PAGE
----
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# Decimal number place value

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Last updated 26 October 2012 15:30 by NZTecAdmin
Decimal number place value (PDF, 51 KB)

Number Sequence progression, 5th step;

Place Value progression, 5th step

## The purpose of the activity

In this activity, the learners develop their understanding of the place value system to include the decimal numbers tenths, hundredths and thousandths. They learn to name any decimal number in tenths, hundredths and thousandths.

## The teaching points

• The system for whole numbers, where each place ato the right is smaller by a factor of 10, continues for the decimal numbers.

For example:

• The value of the first place to the right of ‘one’ is ‘tenths’ – 0.1 is 1/10 of 1, 0.2 is 2/10 of 1, etc
• The value of the second place to the right of ‘one’ is 1/10 of 1/10 of 1 or 1/100 of 1 – 0.01 is 1/100, 0.23 is 23/100 or 2/10 and 3/100.
• The value of the third place to the right of ‘one’ is 1/10 of 1/10 of 1/10 or 1/1000 of 1. 0.001 is 1/1000, 0.012 is 12/1000 or 1/100 and 2/1000 and 0.345 is 345/1000 or 3/10, 4/1000 and 5/1000.
• A decimal point is used to separate the whole numbers on the left (the ones, tens, hundreds, etc.) from the decimal parts on the right (the tenths, hundredths, thousandths, etc.).

Note: If using place-value charts, the decimal point does not hold a place

• Zero is essential as a place holder, for example 0.023 is not the same as 0.23. However, it is not written when the number makes sense without it, for example 0.230 is written as 0.23. The 0 is written, however, when it is necessary to show the accuracy of a measurement, for example, 2.230 metres indicates that the measurement has been made to the nearest millimetre.
• When selecting a context for developing an understanding of decimal place value, be aware of the difficulties that arise when using money or measurement. For example, \$12.35 is usually treated as two whole number parts, 12 dollars and 35 cents rather than 12.35 dollars.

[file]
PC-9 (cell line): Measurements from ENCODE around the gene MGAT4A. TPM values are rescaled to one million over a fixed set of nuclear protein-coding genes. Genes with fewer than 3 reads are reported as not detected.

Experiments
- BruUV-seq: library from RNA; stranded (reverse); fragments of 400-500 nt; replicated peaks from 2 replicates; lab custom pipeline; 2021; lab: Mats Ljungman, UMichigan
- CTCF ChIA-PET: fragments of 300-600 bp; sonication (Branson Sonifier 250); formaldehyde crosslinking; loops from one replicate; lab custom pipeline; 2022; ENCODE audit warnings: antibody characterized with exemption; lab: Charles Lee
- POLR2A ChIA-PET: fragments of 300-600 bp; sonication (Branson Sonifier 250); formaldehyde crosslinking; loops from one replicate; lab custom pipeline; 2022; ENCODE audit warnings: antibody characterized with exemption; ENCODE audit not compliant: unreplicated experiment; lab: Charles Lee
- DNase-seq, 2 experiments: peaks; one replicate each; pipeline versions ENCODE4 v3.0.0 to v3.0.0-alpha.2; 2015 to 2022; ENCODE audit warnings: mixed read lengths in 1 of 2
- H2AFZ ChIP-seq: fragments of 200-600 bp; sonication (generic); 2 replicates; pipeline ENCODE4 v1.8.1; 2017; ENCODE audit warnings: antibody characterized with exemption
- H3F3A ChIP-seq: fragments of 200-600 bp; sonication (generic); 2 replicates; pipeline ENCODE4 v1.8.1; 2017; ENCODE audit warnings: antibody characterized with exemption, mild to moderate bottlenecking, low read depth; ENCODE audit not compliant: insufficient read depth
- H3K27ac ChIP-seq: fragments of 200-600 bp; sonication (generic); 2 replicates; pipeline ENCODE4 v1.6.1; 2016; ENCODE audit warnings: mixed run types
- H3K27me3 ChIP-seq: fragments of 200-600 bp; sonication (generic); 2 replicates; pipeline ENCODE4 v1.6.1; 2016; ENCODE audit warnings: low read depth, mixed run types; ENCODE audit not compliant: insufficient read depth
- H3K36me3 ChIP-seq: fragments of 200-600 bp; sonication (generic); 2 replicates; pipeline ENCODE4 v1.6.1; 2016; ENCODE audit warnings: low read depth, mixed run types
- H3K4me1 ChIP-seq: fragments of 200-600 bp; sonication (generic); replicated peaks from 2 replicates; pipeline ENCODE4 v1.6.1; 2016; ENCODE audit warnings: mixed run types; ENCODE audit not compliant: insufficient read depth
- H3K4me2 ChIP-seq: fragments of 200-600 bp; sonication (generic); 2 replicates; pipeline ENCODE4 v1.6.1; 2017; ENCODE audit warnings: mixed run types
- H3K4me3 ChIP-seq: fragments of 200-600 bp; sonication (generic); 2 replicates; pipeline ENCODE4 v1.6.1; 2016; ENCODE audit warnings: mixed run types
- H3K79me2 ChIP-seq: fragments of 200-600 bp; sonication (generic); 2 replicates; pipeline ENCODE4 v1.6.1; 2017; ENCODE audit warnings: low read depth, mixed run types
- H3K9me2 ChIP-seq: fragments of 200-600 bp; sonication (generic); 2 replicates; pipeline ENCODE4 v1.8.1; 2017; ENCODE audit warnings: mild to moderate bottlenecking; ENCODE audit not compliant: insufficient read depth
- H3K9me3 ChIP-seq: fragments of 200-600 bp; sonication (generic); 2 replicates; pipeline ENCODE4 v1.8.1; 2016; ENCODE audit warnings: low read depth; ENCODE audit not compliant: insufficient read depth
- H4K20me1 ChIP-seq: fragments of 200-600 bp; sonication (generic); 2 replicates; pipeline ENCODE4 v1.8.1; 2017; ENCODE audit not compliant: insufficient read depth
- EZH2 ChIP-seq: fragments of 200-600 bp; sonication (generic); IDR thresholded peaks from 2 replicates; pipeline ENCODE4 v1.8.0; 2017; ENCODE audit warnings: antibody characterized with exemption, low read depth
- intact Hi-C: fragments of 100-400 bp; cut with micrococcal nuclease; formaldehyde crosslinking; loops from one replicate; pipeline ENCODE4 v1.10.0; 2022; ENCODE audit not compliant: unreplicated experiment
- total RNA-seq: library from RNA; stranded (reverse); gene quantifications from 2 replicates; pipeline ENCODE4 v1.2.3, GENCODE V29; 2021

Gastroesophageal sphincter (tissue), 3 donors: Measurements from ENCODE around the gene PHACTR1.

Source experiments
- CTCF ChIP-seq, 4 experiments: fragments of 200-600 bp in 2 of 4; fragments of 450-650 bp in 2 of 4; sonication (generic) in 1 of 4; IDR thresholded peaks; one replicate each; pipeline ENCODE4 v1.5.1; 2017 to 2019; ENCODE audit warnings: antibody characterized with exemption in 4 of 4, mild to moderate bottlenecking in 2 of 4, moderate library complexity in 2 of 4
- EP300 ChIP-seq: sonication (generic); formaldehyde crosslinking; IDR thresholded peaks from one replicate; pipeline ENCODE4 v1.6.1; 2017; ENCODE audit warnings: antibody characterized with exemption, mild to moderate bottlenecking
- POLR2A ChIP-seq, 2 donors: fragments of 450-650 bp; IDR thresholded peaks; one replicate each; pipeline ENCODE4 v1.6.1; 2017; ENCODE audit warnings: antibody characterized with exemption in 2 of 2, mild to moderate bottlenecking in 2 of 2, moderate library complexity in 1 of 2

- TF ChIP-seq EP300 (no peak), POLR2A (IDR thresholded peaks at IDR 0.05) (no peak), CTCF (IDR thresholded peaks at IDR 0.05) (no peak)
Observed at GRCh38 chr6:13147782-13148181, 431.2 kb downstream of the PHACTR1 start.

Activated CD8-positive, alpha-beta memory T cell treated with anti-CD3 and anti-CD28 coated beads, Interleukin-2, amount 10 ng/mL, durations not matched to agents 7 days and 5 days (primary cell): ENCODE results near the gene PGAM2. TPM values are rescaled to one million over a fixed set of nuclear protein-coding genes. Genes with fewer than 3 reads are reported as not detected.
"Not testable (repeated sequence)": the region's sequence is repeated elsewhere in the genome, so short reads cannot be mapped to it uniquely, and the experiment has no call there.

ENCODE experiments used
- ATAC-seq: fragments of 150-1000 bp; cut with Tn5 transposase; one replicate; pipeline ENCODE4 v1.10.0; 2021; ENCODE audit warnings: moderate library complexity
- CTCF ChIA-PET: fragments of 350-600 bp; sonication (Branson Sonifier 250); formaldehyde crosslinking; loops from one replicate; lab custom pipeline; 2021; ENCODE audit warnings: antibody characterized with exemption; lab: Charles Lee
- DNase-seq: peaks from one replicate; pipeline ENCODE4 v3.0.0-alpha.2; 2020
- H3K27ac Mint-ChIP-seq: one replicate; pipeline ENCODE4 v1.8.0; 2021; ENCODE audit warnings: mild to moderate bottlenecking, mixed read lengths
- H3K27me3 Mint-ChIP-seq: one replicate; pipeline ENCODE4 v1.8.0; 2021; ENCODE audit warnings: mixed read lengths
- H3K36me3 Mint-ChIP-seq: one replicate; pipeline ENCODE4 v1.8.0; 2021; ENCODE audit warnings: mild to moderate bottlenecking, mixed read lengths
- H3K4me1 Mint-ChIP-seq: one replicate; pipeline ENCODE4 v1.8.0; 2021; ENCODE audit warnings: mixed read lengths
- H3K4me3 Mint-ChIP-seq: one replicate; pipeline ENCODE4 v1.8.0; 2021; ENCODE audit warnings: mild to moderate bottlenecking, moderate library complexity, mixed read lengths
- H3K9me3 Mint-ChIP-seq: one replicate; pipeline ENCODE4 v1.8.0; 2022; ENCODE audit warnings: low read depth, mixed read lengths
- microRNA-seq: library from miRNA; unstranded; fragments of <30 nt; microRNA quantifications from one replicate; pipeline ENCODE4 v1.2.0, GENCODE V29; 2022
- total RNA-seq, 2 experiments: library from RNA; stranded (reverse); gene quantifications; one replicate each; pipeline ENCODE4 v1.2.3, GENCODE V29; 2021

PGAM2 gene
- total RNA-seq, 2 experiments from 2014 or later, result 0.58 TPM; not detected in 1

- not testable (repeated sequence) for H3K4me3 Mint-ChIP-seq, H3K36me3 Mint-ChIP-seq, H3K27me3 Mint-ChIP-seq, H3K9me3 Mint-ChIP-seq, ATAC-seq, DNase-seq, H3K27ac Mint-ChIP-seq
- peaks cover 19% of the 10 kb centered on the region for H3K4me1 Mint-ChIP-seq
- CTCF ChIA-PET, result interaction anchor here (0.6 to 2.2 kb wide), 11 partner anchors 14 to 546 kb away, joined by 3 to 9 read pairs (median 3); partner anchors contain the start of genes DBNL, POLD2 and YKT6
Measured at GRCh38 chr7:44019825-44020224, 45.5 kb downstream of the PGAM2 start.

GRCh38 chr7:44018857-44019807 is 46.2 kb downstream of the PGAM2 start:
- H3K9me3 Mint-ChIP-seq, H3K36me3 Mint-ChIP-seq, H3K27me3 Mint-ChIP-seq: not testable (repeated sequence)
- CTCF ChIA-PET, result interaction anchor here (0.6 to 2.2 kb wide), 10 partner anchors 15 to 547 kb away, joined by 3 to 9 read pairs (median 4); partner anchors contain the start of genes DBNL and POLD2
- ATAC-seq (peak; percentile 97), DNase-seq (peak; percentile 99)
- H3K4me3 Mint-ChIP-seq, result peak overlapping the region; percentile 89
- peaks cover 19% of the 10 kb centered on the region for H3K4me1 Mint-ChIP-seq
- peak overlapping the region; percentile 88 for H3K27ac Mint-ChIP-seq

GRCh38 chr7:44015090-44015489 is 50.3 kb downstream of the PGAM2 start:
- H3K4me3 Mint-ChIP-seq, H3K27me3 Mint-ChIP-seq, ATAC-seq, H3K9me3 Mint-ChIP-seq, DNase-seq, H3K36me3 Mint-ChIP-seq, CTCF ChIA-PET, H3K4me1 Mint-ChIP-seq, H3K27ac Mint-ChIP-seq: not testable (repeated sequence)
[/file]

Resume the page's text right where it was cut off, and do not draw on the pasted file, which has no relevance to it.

## Resources

Decimal number place value templates (see Appendix B (PDF, 31kB)), for each learner with four strips of equal length placed directly underneath each other: one left unmarked, one divided into tenths, one divided into hundredths and one divided into thousandths.

## The guided teaching and learning sequence

1. Point to the strip divided into tenths and ask the learners what fraction one segment of the strip is. When the learners respond correctly by saying “one tenth”, ask, “How do you write that?” Listen for “1/10”, “tenth”, “0.1” – ensure that all responses are included and written down.

2. Ask the learners to cover portions of the tenths strip, using the variety of possible names, for example, 0.2, seven tenths, 4/10.

3. Ask the learners to answer questions such as:

“Of 0.2 and 0.6, which is smaller and why?”
“How else could 10/10 be written?”
“How else could 11/10 be written?”
“Put 0.6, 0.9, 1.1 in order and explain the reason for this order.”

4. Point to the strip that is divided into hundredths and ask the learners what fraction one segment of the strip is. When the learners respond correctly by saying “one hundredth”, ask, “How do you write that?” Listen for “1/100”, “hundredth”, “0.01” – ensure all responses are included and written down.

5. Ask the learners to cover 20/100 and discuss the ways in which this could be written. Record all responses. Listen for and encourage “20 hundredths”, “20/100”, “0.20”, “2/10”, “0.2”. Discuss the fact 0.20 and 0.2 are the same and that 0 is usually not written unless it is essential as a place holder or used to indicate a level of accuracy.

6. Ask the learners to answer questions such as :

“Of 0.29 and 0.61, which is smaller and why”?
“How else could 0.7 be written?”
“Of 0.7 and 0.69, which is smaller and why?”

7. Point to the strip divided into thousandths and ask the learners what fraction is one segment of the strip. When the learners respond correctly by saying “one thousandth”, ask, “How do you write that?” Listen for “1/1000”, “thousandth”, “0.001” – ensure that all responses are included and written down.

8. Ask the learners to cover 400/1000 and discuss the ways in which this could be written. Record all responses. Listen for and encourage “400 thousandths”, “40 hundredths”, “4 tenths”, “0.400”, “0.40”, “0.4”, etc. Again discuss the role of 0 as a place holder.

9. Ask the learners to cover 0.3 on all strips and record all the ways it could be written. Ask them to explain their thinking (0.3, 3/10, 30/100, 300/1000).

10. Repeat with 0.65, 250/1000, 1.4.

11. Ask the learners to answer questions such as:

“Of 0.294 and 0.615, which is smaller and why?”
“Of 0.09 and 0.009, which is smaller and why?”
“Of 0.8 and 0.699, which is smaller and why?”

## Follow-up activity

Using the decimals sheet for support, ask the learners to put the following number in order from smallest to largest:

• 0.4, 0.05, 0.45, 0.448
• 3.387, 3.4, 3.09, 3.199.

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